Posted May 15, 2013
I just came back from Big Omaha this past week, which is pretty much the best conference in the country for entrepreneurs. The event is thrown by a truly spectacular team, and it is evident the moment you walk in to a Big Series event that they really care about creating an unforgettable event experience for everyone who attends one of their events. Check out the in-depth coverage of the event, and stay up to date on Big Omaha news.
I had the privilege of interviewing some incredible entrepreneurs and investors during the conference, including: Tony Conrad, Dave McClure, Marc Ecko, and Gentry Underwood.
I learned an enormous amount from each one of them about investing, startups, building a brand, and human centered design. In the coming weeks, those full interviews will be rolling out on Technori.com.
But, as is often the case, when I'm interviewing someone for a story, sometimes it's not the words they say that impress or teach me the most.
It's often the set of intangibles:
- How thoroughly they answer questions
- How open and vulnerable they are willing to be with me
- How generous they are with their time and energy
Every single one of them gave me the best of all of the things on the list above. Here are seven of the specific lessons I learned about those intangibles—and on a top-level, about becoming an incredible starter:
1. Those "famous" entrepreneurs and investors? They are just people.
A lot of folks are star struck when they walk up to a guy like Marc Ecko. But Marc is just a normal guy who's had the courage to live a phenomenal story. If you want to have a great conversation with a popular entrepreneur or investor, treat him or her like a regular human being. Be prepared with great questions. Soak up as much as you can. Don't let your irrational fear about going up to someone "famous" get in the way of you running with the opportunity to connect with and learn from them.
2. You have to be yourself.
This is one of those age-old sentiments that is lost on many because the advice is given so frequently. And that's a shame, because it's so important. What I noticed about all of the speakers I interviewed is that they were very confident in themselves, flaws and all. They all had an exceptional level of candor, honesty, and vulnerability. You don't need to be perfect. You don't need to be like anyone else. You just need to be you.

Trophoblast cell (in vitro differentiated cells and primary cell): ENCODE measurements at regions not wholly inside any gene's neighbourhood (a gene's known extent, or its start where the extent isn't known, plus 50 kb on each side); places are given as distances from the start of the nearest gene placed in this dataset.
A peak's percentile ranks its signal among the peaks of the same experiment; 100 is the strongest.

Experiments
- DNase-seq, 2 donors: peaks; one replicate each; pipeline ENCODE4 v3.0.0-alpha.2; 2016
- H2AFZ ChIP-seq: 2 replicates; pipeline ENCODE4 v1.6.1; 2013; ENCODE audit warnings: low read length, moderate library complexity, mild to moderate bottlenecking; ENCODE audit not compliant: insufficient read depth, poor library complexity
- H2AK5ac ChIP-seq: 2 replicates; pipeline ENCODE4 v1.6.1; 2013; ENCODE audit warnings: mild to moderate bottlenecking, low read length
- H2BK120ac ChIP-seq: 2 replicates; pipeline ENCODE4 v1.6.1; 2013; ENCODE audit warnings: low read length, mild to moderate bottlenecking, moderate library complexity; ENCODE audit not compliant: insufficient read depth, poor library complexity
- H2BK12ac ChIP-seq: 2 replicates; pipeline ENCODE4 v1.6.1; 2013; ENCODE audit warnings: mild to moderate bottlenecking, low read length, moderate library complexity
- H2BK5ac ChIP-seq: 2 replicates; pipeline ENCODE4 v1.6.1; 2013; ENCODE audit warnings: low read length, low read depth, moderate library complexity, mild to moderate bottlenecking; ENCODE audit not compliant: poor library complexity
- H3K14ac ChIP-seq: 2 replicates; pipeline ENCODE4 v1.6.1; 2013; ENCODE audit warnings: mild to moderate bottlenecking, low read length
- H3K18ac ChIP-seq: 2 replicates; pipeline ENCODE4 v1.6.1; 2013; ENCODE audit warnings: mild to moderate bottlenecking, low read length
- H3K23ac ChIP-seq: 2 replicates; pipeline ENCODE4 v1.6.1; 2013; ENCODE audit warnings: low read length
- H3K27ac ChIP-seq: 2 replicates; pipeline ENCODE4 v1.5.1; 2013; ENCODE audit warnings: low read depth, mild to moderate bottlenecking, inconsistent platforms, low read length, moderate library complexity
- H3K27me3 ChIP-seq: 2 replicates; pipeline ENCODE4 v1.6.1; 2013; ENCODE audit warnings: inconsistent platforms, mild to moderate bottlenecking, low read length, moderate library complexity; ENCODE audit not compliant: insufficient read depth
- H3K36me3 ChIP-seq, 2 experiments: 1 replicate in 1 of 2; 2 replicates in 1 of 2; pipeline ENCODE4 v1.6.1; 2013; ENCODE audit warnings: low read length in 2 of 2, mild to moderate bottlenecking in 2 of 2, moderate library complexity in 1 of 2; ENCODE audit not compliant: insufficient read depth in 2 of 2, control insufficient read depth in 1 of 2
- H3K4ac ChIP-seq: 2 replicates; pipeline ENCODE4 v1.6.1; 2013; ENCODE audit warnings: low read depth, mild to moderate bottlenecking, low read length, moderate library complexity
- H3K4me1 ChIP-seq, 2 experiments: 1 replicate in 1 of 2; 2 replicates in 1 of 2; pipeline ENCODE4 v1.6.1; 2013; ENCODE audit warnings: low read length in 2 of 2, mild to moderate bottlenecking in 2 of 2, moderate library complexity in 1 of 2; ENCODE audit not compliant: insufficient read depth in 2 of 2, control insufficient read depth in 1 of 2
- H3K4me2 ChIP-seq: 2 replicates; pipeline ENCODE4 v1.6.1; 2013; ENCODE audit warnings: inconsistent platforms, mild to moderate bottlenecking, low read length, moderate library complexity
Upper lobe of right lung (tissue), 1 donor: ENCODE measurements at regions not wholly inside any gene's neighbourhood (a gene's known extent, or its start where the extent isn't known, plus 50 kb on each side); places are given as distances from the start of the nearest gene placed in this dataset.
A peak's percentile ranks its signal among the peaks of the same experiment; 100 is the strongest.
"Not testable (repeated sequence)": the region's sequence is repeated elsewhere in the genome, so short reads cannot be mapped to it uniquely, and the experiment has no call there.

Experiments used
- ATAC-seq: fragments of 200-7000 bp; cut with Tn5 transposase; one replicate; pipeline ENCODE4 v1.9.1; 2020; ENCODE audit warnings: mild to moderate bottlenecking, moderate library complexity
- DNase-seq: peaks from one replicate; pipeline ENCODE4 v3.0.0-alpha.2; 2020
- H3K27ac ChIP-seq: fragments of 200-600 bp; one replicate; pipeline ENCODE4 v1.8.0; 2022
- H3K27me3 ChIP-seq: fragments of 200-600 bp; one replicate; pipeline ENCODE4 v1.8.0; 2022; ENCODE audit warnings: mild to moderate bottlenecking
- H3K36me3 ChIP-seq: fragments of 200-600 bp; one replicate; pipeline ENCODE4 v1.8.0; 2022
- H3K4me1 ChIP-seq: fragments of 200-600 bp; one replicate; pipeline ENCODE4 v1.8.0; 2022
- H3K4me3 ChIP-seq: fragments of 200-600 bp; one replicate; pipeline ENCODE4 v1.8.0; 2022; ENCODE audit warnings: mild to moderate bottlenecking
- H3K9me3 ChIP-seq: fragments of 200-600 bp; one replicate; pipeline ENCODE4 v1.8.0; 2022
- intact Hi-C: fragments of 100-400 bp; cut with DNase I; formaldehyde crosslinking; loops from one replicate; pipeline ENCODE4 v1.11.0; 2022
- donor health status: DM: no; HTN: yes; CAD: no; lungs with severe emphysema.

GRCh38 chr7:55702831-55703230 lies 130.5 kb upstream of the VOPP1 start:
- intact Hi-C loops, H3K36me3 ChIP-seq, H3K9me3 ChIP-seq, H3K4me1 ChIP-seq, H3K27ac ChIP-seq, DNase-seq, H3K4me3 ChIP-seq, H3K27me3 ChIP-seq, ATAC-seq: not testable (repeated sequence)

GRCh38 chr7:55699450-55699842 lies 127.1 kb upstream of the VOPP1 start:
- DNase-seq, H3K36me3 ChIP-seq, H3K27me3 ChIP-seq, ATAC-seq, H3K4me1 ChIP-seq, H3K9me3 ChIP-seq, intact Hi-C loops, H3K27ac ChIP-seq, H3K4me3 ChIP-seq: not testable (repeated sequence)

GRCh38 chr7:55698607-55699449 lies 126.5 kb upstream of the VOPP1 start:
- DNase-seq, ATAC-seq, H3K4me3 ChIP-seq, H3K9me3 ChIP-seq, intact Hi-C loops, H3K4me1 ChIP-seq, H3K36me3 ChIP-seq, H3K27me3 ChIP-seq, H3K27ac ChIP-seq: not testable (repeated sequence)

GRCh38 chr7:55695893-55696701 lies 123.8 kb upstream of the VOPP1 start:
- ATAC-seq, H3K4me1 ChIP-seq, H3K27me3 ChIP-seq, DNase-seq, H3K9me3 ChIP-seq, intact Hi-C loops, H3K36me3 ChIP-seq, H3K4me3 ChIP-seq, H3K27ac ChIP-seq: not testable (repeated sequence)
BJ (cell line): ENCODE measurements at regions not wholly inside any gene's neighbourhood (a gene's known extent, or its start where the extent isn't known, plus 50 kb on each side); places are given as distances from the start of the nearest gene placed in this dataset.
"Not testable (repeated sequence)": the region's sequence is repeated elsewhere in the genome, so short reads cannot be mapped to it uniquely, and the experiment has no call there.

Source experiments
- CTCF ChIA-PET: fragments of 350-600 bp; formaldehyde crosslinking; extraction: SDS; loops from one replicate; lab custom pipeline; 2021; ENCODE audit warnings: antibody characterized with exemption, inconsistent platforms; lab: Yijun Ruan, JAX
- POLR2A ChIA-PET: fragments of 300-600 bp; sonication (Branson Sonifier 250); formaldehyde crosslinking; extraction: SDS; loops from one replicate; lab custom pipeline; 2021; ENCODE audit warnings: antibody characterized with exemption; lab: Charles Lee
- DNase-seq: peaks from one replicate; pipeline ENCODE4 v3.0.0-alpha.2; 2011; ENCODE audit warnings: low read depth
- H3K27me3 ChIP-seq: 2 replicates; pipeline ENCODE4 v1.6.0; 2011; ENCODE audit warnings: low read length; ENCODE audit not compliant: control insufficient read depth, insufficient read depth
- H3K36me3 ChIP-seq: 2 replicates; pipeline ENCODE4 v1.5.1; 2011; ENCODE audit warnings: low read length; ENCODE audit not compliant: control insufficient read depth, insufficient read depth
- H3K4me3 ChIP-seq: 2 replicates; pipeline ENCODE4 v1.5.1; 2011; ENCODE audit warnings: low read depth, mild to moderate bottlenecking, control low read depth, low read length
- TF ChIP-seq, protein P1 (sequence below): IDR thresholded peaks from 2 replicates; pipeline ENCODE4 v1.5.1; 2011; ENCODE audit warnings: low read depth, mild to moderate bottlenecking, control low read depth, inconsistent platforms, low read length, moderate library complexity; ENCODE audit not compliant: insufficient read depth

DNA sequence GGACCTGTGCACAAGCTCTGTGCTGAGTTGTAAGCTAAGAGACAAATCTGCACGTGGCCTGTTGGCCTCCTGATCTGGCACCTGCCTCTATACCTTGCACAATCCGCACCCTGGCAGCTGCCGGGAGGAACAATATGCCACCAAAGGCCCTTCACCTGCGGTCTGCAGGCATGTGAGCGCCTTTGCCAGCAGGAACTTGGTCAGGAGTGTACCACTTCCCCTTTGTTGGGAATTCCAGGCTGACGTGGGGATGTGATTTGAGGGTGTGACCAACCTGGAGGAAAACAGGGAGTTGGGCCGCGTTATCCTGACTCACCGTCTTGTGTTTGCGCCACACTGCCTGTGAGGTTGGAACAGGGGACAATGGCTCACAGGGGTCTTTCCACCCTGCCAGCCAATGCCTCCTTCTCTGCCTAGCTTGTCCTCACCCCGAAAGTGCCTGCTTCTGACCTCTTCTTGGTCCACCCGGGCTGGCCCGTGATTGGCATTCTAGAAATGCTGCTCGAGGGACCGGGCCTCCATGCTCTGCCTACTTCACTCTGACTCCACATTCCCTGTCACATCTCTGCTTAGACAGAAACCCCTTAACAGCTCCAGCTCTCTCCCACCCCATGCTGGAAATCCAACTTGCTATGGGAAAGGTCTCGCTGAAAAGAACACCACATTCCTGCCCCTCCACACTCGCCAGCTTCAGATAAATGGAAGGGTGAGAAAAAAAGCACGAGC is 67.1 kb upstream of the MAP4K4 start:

Do that really well, and others will be infectiously drawn to that.
3. Yeah, it's important to hustle. But it's also important to cultivate relationships.
Stop going up to investors and asking for money. Honestly, don't do that shit. If you want to tell someone passionately about your business, DO IT. ABSOLUTELY. Impress them with your passion. Impress them with your confidence and your story. But, use it as a way to get to know them so they'll remember you when you follow up. And then, build out that relationship over time. Be valuable to that investor before you ask for money or a meeting. Because if you flat out ask for a meeting, you might get one, and it might be good or bad. But, if you get to know them and build personal rapport, when the time is right, you'll get that meeting and the investor will be more interested, attentive, and, well, invested in what you have to say.
Relationships are everything
. So yeah, go hustle and make incredible shit happen. But remember that, as with any kind of investment, you're more likely to get someone's time, money, energy, and respect when you've proven that you deserve it more than the thousands of others asking for the same things.